On Tuesday, gold dropped to its lowest level in 6 weeks as investors explore riskier assets. China’s statement that it has no plans to start allocating more gold to its reserves (percentage wise), isn’t giving bulls much to work with this morning. Gold opened at $1212.2 per 100 troy ounces, and dropped to 1195.1 by closing time.
After Repeated Facts Presented That Stress Tests Are Scam, Europe Relents To Disclose Testing Methods, Even As Tests Still Remain A ScamSubmitted by Tyler Durden on 07/06/2010 14:52 -0500
It appears that constant badgering by fringe skeptics that Europe's stress tests are the dumbest thing since, well, our own "stress tests", has prompted European banking regulators to divulge just what the methodology of said testing will be tomorrow, ahead of the result announcement on July 23. According to Reuters: "The Committee of European Bank Supervisors (CEBS) will on Wednesday outline the methodology of a stress test that simulates the impact of a severe economic shock on about 100 banks in the euro zone and other countries, sources close to the process said." The reason: "The move, agreed last week, comes as speculation mounts that national authorities and bankers are massaging the test design to make sure their systems fare well, potentially undermining the regulators' goal to boost confidence in the banks." And because lying within the confines of a set of parameters has never happened before in Europe (well, except for those Goldman facilitated currency swaps with Greece and Italy, and the whole Eurostat scandal) this is supposed to make everyone fully convinced that Europe will for once be fully honest and upfront with everyone.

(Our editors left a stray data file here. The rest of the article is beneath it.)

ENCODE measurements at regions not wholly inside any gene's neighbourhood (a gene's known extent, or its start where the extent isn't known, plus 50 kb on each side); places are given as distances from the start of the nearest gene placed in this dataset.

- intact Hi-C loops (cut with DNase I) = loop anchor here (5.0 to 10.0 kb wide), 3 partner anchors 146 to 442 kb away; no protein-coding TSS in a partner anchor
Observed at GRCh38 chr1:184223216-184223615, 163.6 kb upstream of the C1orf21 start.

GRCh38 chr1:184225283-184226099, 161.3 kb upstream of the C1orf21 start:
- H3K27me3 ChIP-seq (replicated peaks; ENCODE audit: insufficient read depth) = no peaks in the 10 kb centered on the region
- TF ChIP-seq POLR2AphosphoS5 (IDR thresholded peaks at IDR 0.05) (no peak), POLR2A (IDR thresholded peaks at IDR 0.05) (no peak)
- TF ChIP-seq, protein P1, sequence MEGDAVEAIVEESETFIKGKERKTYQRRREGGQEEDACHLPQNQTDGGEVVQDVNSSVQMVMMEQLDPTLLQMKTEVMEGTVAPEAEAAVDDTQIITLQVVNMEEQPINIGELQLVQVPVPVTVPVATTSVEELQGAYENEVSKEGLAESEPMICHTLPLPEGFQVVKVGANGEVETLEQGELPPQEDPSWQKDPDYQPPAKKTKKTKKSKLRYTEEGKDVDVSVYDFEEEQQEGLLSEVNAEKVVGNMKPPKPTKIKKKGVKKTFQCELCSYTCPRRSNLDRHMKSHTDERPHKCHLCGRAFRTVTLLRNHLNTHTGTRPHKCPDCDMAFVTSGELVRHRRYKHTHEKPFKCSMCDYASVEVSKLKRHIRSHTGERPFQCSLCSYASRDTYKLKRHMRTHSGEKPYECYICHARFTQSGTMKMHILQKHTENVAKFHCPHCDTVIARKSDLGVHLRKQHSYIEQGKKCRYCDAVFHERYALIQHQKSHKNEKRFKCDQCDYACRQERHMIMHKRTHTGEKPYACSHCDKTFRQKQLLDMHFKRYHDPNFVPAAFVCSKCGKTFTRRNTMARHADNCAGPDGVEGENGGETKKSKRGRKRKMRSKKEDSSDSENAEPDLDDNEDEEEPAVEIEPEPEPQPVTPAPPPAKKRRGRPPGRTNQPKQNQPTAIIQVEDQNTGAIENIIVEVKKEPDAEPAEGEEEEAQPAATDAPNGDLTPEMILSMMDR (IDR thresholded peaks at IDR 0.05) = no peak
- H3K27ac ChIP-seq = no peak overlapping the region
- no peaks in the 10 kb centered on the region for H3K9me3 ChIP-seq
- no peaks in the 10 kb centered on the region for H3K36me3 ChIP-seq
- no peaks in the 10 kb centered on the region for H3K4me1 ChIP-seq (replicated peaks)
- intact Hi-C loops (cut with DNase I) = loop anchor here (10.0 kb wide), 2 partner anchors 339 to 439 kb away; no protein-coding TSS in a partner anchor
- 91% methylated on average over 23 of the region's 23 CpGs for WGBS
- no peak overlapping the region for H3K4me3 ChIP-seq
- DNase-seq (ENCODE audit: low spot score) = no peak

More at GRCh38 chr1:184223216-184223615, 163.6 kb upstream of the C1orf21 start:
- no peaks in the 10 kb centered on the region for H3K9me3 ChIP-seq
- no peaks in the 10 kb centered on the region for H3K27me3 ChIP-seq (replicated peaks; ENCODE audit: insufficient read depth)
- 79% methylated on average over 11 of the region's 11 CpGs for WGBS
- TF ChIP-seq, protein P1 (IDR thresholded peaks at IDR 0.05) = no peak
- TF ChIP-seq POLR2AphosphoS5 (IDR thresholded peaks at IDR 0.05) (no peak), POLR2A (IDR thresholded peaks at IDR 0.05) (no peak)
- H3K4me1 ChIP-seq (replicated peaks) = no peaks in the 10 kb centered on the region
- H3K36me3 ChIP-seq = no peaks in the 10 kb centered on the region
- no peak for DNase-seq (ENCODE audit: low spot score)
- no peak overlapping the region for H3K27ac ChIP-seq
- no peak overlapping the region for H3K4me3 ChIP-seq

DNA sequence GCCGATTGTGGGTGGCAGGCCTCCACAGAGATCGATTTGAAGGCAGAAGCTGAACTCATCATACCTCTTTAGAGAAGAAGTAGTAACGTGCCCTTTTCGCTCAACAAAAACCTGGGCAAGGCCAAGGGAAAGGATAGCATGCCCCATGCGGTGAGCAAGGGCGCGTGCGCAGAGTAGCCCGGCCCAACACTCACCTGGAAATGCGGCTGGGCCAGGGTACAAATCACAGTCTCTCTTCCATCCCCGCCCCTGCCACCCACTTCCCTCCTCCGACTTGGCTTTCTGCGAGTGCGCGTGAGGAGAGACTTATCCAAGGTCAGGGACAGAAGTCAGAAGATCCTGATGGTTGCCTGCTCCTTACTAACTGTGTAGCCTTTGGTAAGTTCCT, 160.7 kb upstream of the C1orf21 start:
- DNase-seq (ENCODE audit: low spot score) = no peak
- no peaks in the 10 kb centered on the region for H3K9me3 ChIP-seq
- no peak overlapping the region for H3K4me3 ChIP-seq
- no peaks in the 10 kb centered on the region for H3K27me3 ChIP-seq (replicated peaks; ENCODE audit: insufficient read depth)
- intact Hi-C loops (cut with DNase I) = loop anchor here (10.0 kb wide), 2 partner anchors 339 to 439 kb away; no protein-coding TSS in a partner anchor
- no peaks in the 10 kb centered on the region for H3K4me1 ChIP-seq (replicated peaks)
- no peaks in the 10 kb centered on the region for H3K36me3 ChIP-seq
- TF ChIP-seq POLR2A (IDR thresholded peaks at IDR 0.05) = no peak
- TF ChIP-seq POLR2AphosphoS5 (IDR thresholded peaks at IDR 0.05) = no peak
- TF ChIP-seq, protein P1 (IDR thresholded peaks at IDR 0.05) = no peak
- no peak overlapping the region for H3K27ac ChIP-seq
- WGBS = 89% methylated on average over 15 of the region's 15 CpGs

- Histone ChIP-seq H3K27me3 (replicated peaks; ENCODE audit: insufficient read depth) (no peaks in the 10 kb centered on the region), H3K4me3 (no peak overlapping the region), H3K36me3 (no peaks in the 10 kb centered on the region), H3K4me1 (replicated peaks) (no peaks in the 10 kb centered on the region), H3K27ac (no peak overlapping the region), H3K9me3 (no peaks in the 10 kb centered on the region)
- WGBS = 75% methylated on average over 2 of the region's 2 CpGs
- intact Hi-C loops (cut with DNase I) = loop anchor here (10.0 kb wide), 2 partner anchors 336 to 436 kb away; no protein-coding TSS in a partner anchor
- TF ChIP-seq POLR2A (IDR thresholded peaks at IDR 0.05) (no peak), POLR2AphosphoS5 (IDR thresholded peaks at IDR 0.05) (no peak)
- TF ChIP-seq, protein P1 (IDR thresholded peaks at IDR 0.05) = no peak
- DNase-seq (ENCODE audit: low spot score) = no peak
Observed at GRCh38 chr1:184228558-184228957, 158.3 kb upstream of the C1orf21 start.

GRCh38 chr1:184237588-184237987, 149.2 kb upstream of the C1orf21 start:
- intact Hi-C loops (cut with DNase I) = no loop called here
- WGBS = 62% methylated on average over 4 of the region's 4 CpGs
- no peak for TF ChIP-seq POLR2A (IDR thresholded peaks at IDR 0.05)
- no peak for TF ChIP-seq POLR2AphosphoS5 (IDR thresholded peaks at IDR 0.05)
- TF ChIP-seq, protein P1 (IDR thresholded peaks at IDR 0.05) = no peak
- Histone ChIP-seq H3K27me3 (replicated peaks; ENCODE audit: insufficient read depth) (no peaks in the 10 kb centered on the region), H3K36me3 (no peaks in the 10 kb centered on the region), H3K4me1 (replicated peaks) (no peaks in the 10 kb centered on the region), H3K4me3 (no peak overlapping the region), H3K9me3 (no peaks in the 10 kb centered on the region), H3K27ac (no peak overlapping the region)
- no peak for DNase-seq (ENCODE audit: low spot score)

"We saw in 2008/09 that the endowment approach is not immune to downturns, but these are some of the smartest minds in the investment industry and the high value of their investment proposition is obvious over the long term."
Having rapidly become the only person worth listening to on CNBC, Rick Santelli's insights on the economy are now far more valuable than any other guest's on the Jeff Immelt propaganda station. Which is why we were very happy to find that Eric King's latest interview was with none other than Mr. Santelli. The topics discussed are numerous, varied and and very critical to our economy, covering such concepts as deflation, deficit spending, bailouts, government spending multipliers, Fed transparency, spending cuts, austerity, the folly of Keynesianism, strategic defaults, direct bidders and treasury auctions, and lastly, tea party dynamics, making this a must hear interview for anyone still on either side of the economic fence, and who enjoys listening to Rick for longer than the 45 second segments the CNBC producers will allow.